Serendipity35 has reached another birthday or anniversary. Launched on this date in 2006, we has survived 13 years online. That's at least 26 in blog years - maybe more. With the visitor counter clicking over the 104,588,736 mark as I type this post, the world has seen 1,942 posts here.
The recommended gifts are lace, furs, the precious stones citrine, malachite; moonstone or opal. I'm not into any of those. But you can get creative.
I took a look in the archive at the first few posts on Serendipity35. Besides a first post on why we are Serendipity35, the first post is oddly about the Philadelphia Experiment and Orson Welles's radio play of The War of the Worlds. There is a slight and serendipitous reference to NJIT and perhaps some tenuous connections to technology, but no education. The blog had not found its theme at that point. I only started writing here in order to demonstrate what a blog was to a group of business people attending a conference on the NJIT campus.
Another early post starts off as many of my posts do - with a book I have read. In this case it was about three books that I gave my youngest son as he was headed out to start college as a business/finance major. I bought him Freakonomics: A Rogue Economist Explores the Hidden Side of Everything and Blink: The Power of Thinking Without Thinking. But the book I had read that I thought he really needed to read was The World is Flat by Thomas Friedman. That book had gotten a lot of attention then. It is definitely still worth a reading - or listening - and it would be interesting to discuss it now after a decade has passed. How flat is that world?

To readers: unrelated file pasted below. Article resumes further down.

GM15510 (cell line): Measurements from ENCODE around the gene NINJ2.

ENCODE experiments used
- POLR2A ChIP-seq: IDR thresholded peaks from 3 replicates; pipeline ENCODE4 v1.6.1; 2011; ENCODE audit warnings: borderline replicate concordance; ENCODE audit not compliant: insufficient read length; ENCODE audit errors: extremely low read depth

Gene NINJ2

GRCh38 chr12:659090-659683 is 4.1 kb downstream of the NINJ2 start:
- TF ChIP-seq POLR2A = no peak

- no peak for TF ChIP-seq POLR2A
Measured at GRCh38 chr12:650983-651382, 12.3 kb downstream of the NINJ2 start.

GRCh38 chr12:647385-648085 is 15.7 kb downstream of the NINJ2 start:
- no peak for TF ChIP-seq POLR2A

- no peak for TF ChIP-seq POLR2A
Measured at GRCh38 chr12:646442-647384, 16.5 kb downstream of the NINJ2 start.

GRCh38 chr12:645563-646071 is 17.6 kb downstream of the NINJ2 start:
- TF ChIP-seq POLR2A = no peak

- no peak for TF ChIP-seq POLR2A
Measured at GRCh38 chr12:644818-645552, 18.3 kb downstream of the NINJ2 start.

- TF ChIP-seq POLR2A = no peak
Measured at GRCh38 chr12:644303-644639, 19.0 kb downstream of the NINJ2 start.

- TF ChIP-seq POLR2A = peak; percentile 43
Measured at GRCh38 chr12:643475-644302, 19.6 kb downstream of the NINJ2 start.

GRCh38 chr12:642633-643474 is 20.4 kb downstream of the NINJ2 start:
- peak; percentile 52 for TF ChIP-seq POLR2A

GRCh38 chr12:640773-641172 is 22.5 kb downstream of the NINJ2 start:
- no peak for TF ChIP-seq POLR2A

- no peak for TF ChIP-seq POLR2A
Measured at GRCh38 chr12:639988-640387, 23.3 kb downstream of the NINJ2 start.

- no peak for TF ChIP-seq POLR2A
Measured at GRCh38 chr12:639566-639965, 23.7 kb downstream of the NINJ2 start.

A third early post from 2006 also was about a hot topic of the time. I wrote about The Millenials Go to College which came from a presentation at the college that my department was putting together titled "How Does the Millennial Generation Differ from Other Generations at the Same Age?"
There were lots of articles about this generation now appearing on campus that don't want to work or play like their parents generation. They use information, and learn, differently. We weren't even sure what to call them. Millennials was the popular label, but Gen Y, Next Gen and Echo Boomers all got some play in the media. They were born between 1979 and 1994. Both my sons were in this group. They are the largest generation since the Boomers (1946 to 1964). And they were in colleges and universities as we were putting together our program, We put them on panels and we interviewed and surveyed them in front of their professors.
Many of the posts here from 2006 to about 2013 are now museum pieces. I am regularly cleaning up some of the older posts when I stumble on them and find their broken images and links, typos, and the many references to technology that is no with us. But Serendipity35 is still here and I'm still posting about once a week these days on topics that interest me in learning and technology.
Thanks for traveling with me.
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